In a year when fewer people have travelled or migrated voluntarily than in any time in recent history, hundreds of thousands of people in Myanmar have been forced to flee for their own safety and survival.
People from Myanmar arrested at Kanchanaburi Province. (File photo, the PR Department News Agency)
Since the coup of 1 February 2021 and the military’s ensuing reign of terror, more than 380,000 women, men and children have been internally displaced, while tens of thousands have crossed international borders to flee fighting and persecution or to secure work to save themselves and their families from destitution and starvation.
Considering the arbitrary brutality of Myanmar’s military regime, no-one’s safety upon return can be assured at this time. The principle of non-refoulement, applicable under customary international law, should thus be applied to all those who have crossed the Myanmar border.
On International Migrants Day, the Mekong Migration Network calls on countries neighbouring Myanmar to:
- Accept and protect all migrants from Myanmar in line with humanitarian principles and human rights obligations;
- Halt all removals, deportations and expulsions to Myanmar;
- Allow the UNHCR, IOM and embassies to provide pathways to third country resettlement for those who apply and qualify.
We call on the international community to:
- Provide the necessary logistical and financial support to countries bordering Myanmar to receive, provide protection, emergency shelter, food, and medical care for those fleeing;
We call on regional and international bodies to:
- Provide immediate cross-border humanitarian aid to internally displaced people in Myanmar;
In particular, we call on ASEAN and the UN to:
- Take urgent steps to address the root cause of forced migration from Myanmar.
Members of the Mekong Migration Network also call on Thailand, the main destination country in the region for people fleeing Myanmar, to demonstrate compassion and pragmatism by providing protection according to the identified needs of those arriving.
All incoming migrants should be screened to determine their status as refugees or migrant workers and registered and documented at the border following COVID-19 testing, quarantine and medical treatment, and, where necessary, emergency support in the form of shelter, clothing, food and a safe place to rest.
For the most vulnerable, including those who are traumatised, disabled, and for women who are pregnant or with young children, specialised assistance should be arranged.
Women, men and children escaping the on-going armed conflict, must be able to use the closest escape route, and be received by Thailand at that point.
Considering Thailand’s current labour shortages, which are likely to increase as the country re-opens for business, providing pathways to employment for refugees and migrants could address this shortage while providing people with incomes, independence and dignity. Paid employment would also reduce reliance on the Thai government and the international community for support. There are daily reports in the media of Myanmar nationals being arrested, detained and deported for entering Thailand without documents. The reality is that people from Myanmar currently have little alternative but to use the services of brokers and smugglers. Due to its clandestine nature, smuggling puts migrants’ lives at risk. Allowing conditions which compel people to use smugglers moreover increases the likelihood of traffickers taking advantage of the situation.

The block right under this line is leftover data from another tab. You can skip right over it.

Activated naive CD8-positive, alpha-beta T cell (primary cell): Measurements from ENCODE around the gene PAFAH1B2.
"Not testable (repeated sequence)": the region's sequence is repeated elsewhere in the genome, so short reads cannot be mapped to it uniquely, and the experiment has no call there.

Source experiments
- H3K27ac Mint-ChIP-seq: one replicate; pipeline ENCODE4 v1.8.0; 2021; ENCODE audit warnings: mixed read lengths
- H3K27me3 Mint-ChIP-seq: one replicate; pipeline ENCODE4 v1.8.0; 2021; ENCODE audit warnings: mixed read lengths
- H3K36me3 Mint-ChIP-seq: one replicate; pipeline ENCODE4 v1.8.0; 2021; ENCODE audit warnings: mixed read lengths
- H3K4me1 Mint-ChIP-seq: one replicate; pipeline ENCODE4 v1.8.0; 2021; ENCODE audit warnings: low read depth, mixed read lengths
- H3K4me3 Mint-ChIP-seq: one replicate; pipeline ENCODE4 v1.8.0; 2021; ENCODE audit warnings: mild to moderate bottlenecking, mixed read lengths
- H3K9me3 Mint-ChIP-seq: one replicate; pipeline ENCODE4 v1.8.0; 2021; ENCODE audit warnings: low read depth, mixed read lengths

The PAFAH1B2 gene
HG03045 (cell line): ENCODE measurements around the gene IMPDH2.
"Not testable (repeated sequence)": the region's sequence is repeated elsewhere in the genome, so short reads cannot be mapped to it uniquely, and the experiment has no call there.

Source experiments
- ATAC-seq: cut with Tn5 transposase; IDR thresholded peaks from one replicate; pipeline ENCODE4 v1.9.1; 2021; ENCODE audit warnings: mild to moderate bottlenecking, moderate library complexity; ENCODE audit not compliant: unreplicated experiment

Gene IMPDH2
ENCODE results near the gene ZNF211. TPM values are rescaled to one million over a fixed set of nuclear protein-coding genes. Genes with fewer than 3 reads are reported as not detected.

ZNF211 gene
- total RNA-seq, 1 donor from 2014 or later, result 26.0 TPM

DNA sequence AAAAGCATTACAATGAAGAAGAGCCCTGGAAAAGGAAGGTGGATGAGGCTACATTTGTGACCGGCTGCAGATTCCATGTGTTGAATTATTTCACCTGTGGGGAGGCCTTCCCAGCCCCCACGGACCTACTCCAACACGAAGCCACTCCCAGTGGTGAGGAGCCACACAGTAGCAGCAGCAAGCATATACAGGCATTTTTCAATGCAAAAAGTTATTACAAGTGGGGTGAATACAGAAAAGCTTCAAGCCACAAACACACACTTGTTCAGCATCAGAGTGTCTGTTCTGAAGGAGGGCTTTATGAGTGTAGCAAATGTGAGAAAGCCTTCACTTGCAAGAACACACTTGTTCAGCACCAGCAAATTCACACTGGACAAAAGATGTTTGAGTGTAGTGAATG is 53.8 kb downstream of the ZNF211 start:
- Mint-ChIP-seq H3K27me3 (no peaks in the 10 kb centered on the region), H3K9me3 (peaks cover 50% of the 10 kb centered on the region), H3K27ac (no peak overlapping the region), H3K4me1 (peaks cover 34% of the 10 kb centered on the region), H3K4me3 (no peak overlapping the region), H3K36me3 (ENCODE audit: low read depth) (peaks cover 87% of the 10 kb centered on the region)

MMN welcomes the Thai government’s efforts to restart the MOU process to allow the entry of new workers. However, the process is inaccessible to many of the most needed Myanmar and will not impact on the number of migrants seeking safety and a livelihood in Thailand. Facilitating those migrants who returned to Myanmar earlier in the COVID-19 pandemic to re-enter Thailand using their existing documentation would reach more of those in need.
We sincerely hope that in recognition of International Migrants’ Day and the complicated situation facing the people of Myanmar, pragmatic solutions can be implemented to respond to the new realities regarding migration from Myanmar and uphold the human rights of all people crossing the border.
In the New Year, MMN will launch a paper detailing the migration situation from Myanmar since the coup. Please follow our webpage www.mekongmigration.org for updates.
About the Mekong Migration Network (MMN)
Mekong Migration Network (MMN), founded in 2003, is a sub-regional network of migrant support NGOs, migrant grassroots groups and research institutes. The central goal of MMN is to promote the welfare, well-being, dignity and human rights of migrants in the Greater Mekong Subregion and to build mutual support and solidarity among migrants and advocates. To achieve this goal MMN jointly carries out research, advocacy, capacity building and networking.